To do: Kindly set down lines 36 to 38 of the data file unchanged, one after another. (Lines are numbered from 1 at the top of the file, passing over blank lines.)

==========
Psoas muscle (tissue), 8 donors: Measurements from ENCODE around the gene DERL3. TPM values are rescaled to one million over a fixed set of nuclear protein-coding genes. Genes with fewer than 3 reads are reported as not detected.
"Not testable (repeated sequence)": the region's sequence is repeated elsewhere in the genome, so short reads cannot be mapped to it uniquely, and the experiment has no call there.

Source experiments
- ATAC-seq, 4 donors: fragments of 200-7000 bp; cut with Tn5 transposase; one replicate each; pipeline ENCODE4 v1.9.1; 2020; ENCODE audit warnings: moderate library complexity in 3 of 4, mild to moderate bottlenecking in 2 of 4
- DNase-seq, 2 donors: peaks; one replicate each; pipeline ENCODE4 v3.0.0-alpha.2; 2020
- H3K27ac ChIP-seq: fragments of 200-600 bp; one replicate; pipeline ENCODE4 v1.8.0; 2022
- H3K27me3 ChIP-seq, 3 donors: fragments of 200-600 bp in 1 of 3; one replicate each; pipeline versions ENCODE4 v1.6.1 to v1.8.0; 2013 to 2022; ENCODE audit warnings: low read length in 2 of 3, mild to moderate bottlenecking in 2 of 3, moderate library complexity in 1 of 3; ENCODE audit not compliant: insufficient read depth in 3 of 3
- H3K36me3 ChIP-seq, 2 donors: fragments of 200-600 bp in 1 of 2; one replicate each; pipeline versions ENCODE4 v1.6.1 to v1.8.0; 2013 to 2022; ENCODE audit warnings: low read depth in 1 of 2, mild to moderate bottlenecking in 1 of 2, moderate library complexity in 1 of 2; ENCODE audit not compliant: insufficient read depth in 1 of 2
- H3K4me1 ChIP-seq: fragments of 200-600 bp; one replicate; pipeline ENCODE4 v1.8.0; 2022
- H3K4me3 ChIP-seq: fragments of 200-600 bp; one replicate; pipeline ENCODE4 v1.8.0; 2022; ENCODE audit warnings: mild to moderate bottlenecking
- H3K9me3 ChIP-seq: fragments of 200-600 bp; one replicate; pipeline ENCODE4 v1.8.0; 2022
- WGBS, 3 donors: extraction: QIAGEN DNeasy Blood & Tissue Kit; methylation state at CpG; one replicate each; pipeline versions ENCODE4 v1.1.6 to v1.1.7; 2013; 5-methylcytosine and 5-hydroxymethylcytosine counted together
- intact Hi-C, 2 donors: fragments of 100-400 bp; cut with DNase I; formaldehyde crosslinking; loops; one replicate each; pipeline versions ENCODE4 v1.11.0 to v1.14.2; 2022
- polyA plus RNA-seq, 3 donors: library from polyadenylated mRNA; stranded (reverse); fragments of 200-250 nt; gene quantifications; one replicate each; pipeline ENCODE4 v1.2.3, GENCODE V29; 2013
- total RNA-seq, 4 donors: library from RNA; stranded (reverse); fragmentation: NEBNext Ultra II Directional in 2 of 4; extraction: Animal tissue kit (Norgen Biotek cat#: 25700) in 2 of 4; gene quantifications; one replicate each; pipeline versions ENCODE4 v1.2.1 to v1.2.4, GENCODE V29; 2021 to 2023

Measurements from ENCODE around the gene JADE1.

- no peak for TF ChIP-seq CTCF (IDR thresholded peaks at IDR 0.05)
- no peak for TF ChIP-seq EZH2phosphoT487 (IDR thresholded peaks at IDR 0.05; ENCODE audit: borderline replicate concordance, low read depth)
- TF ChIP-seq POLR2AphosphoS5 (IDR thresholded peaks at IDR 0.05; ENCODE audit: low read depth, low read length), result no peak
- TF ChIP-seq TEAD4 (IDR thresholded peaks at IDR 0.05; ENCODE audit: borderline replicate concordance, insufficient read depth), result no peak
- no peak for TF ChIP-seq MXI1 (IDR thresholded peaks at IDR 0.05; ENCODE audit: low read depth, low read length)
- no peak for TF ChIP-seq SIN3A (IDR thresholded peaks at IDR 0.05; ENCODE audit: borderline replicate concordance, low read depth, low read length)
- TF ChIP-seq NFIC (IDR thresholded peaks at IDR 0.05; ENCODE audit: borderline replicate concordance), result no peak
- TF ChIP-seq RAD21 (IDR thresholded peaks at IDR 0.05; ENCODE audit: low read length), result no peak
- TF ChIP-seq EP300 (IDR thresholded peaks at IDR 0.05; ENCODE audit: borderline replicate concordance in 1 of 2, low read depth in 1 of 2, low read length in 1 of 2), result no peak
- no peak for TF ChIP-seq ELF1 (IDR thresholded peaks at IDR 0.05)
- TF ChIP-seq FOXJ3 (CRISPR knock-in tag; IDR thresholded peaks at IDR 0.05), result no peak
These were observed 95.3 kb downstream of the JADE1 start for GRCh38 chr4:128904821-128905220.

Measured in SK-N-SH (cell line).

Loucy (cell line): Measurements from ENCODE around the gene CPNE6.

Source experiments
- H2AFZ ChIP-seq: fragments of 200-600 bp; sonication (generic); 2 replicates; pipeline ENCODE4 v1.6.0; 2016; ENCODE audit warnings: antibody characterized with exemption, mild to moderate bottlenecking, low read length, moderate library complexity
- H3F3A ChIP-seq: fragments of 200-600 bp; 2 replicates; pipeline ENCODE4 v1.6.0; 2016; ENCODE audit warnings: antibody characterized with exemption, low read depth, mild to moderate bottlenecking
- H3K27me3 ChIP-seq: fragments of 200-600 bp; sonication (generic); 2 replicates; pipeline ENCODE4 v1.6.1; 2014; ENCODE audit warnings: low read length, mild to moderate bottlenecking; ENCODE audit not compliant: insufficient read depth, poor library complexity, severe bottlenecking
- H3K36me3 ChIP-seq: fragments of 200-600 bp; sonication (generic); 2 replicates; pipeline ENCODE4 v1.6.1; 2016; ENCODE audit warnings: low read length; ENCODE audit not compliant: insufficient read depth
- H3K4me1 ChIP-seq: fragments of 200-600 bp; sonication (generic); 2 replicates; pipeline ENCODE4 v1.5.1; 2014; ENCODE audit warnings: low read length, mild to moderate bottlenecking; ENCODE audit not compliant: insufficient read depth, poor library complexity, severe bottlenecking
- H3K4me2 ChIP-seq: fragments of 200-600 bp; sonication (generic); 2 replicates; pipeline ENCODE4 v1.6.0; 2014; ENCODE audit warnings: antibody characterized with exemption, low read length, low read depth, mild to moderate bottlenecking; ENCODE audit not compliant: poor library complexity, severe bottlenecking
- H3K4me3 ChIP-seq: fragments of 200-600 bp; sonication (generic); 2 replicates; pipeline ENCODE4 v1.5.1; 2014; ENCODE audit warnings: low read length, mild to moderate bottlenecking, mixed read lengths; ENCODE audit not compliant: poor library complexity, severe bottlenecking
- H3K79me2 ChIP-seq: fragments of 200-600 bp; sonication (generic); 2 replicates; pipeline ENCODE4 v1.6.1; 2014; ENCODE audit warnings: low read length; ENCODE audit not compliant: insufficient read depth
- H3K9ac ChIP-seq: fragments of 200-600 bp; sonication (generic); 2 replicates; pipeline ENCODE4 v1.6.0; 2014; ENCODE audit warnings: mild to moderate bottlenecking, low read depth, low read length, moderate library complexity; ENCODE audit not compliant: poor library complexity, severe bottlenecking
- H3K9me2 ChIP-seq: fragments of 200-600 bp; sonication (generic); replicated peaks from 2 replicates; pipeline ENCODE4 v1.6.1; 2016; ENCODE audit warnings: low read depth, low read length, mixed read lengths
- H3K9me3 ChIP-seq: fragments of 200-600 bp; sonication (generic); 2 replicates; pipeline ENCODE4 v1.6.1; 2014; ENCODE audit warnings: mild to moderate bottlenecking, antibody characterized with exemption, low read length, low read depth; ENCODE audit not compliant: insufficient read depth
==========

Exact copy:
- H3K4me1 ChIP-seq: fragments of 200-600 bp; sonication (generic); 2 replicates; pipeline ENCODE4 v1.5.1; 2014; ENCODE audit warnings: low read length, mild to moderate bottlenecking; ENCODE audit not compliant: insufficient read depth, poor library complexity, severe bottlenecking
- H3K4me2 ChIP-seq: fragments of 200-600 bp; sonication (generic); 2 replicates; pipeline ENCODE4 v1.6.0; 2014; ENCODE audit warnings: antibody characterized with exemption, low read length, low read depth, mild to moderate bottlenecking; ENCODE audit not compliant: poor library complexity, severe bottlenecking
- H3K4me3 ChIP-seq: fragments of 200-600 bp; sonication (generic); 2 replicates; pipeline ENCODE4 v1.5.1; 2014; ENCODE audit warnings: low read length, mild to moderate bottlenecking, mixed read lengths; ENCODE audit not compliant: poor library complexity, severe bottlenecking